Sweet: Obama tries to empathize over health insurance cancellations, but is that the best he’s got?
By Lynn Sweet Washington Bureau Chief November 7, 2013 8:52PM
President Barack Obama | Charles Dharapak~AP
Updated: December 9, 2013 11:08AM
WASHINGTON — President Barack Obama said Thursday he was sorry some people are losing their health insurance plans under his Obamacare law despite his oft-repeated, now-discredited promise “if you like your insurance plan, you will keep it.”
Obama made the admission — seemed to me with some prodding — in an interview with NBC’s Chuck Todd, coming as more and more stories emerge of individuals getting their policies canceled as a consequence of provisions in his signature health care law.
“Even though it’s a small percentage of folks who may be disadvantaged, you know, it means a lot to them,” Obama told Todd.
“And it’s scary to them. And I am sorry that they — you know, are finding themselves in this situation, based on assurances they got from me. We’ve got to work hard to make sure that — they know — we hear ’em and that we’re going to do everything we can — to deal with folks who find themselves — in a tough position as a consequence of this.”
Meanwhile, the website selling health insurance under Obamacare in Illinois and other states — Healthcare.gov — is still not fully functional and never has been since the Oct. 1 launch.
A remarkable feature of Todd’s interview with Obama — whose hair is noticeably grayer — is the president’s inability to sincerely express empathy. I know he tried, but is that the best he’s got? Given that people are freaking out when they get a notice their policies are being dropped — a horrible, frustrating life experience.
“But in this transition, you know, there are going to be folks who get a cancellation letter, especially when a website’s not working. They’re looking and saying, ‘What am I going to do now?’ And — you know, we have to make sure that they — are not feeling as if they’ve been betrayed by an effort that — is designed to help them,” Obama said.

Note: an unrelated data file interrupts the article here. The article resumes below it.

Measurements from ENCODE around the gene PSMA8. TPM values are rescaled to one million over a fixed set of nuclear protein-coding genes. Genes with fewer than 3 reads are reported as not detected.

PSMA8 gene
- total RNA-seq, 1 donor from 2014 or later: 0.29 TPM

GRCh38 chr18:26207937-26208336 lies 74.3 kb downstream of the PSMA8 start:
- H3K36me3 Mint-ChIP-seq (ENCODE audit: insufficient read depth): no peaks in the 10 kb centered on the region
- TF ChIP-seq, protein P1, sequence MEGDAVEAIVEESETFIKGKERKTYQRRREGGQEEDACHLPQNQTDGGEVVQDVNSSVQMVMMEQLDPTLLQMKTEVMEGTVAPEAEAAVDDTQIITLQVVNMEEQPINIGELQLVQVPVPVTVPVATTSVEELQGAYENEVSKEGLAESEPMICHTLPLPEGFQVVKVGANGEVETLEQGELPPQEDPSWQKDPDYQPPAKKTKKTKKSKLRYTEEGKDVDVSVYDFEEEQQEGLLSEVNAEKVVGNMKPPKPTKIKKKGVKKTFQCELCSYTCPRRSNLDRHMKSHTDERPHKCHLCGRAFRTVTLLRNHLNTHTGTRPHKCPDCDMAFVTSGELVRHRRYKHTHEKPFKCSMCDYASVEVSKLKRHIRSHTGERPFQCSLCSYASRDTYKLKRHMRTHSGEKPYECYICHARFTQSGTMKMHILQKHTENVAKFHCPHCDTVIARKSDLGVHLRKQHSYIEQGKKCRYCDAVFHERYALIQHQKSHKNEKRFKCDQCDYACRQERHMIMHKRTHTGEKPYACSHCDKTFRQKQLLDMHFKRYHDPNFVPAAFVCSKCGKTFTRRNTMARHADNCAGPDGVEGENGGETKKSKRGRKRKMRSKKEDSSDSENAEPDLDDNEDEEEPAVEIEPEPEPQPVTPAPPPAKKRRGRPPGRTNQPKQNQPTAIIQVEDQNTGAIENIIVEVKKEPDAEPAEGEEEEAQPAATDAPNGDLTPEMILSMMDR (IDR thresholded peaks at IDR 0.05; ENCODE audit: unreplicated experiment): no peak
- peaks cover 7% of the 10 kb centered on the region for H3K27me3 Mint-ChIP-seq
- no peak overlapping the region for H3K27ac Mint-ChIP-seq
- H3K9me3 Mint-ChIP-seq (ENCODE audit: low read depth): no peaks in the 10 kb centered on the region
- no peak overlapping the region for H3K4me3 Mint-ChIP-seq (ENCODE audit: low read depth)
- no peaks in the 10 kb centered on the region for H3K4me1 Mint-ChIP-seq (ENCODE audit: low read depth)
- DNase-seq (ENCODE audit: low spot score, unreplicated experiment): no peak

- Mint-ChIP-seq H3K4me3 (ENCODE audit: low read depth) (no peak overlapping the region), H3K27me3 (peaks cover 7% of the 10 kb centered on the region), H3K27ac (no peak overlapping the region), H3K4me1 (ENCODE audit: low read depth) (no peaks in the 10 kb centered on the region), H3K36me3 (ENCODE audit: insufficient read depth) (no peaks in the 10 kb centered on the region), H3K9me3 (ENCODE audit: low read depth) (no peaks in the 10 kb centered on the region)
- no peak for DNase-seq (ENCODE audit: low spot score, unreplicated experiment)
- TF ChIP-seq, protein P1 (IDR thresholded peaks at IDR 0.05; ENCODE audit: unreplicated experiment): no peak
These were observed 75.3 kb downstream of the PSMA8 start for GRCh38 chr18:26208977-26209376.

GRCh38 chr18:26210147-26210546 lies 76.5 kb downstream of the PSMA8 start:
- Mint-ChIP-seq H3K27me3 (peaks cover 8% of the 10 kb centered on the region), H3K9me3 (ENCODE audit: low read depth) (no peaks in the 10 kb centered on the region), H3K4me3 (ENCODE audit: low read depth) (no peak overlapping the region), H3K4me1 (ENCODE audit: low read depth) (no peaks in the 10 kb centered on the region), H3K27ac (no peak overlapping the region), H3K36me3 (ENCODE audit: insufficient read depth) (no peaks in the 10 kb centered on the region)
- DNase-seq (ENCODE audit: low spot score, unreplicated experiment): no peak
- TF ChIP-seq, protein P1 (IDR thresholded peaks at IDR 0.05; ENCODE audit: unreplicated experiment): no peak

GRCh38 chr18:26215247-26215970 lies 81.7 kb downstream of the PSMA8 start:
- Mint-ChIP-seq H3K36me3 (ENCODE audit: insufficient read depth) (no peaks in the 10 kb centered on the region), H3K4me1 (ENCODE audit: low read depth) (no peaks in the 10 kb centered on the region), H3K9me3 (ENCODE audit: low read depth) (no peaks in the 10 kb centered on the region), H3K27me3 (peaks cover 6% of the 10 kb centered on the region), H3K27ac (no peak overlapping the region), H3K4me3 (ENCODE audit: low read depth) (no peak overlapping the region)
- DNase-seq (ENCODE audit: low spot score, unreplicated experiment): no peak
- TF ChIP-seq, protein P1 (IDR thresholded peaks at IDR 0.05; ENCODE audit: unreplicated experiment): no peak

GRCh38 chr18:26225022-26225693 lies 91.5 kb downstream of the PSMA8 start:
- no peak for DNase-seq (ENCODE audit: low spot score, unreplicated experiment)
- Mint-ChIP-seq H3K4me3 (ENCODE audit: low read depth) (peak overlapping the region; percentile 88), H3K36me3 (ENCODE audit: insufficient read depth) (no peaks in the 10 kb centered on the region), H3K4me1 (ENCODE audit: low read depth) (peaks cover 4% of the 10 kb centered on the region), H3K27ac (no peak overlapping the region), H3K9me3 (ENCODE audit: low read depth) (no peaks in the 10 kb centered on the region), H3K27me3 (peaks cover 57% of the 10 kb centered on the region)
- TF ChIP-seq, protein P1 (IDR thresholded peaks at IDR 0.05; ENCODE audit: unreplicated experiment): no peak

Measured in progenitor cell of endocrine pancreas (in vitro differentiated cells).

One of the reasons former President Bill Clinton is a far more effective communicator than Obama when it comes to discussing complicated things is that Clinton has a gift for making the complex simple. And, as he famously said in 1992 — in another situation — “I feel your pain.”
Obama said variations of the “if you like your plan, you can keep it,” at least 34 times “in some form,” according to Politifact. “But that is literally not true for hundreds of thousands and likely millions of people,” Politifact concluded.
“I mean, we’re talking about 5 percent of the population,” Obama told Todd.
“But — but that’s — a significant number of people. Even though a whole lot of them are going to be better off. There’s going to be a segment who — you know, I’ve ultimately got to make sure that — you know, I’m speaking to their needs and their concerns. And, you know — I take that very seriously, because I want everybody out there to know that, you know, my entire intention here is to make sure that — people have the security of affordable health care,” he said.
The 5 percent reference is about folks who bought individual policies after the law became effective in 2010. Under the new law kicking in now, if those policies don’t pass federal muster, insurance companies must stopping selling them.
What the administration never appreciated was that people get new plans all the time — but they hardly noticed because it seemed more like an automatic renewal, albeit often with higher costs. A cancellation letter gets your attention.
The Obama team has been relying on legalistic technicalities in keeping the misleading language in his remarks.
Obama kept using that 5 percent figure in his interview with Todd in an attempt to put the situation in perspective. But if you are one of the 5 percent and are angry and feel duped — I don’t blame you. You are entitled to your story.
Democratic lawmakers who have been defending Obamacare for years are fuming at the botched Healthcare.gov and now have to deal with the uproar over the cancellations.
Obama and Vice President Joe Biden met Wednesday at the White House for 90 minutes with the Democratic senators up in 2014 — including Sen. Dick Durbin, D-Ill. — to address their concerns.
The Senate Democrats are Obama’s front line in what is now a more intense House and Senate GOP push to delay the mandate for everyone to buy insurance or pay a penalty. There are breaks in the Democratic ranks. Sen. Mark Kirk, R-Ill., on Thursday introduced a bill with Sen. Joe Manchin, D-W.Va, to delay the mandate a year.
The transition to a better health insurance system was never going to be easy. Health insurance is confusing. People in this new era have to take on more responsibility. As Obama noted — in the million words it takes him to make a point — folks whose policies have been canceled may find a better deal after they shop around in the new health marketplaces. That is, once Healthcare.gov gets fixed.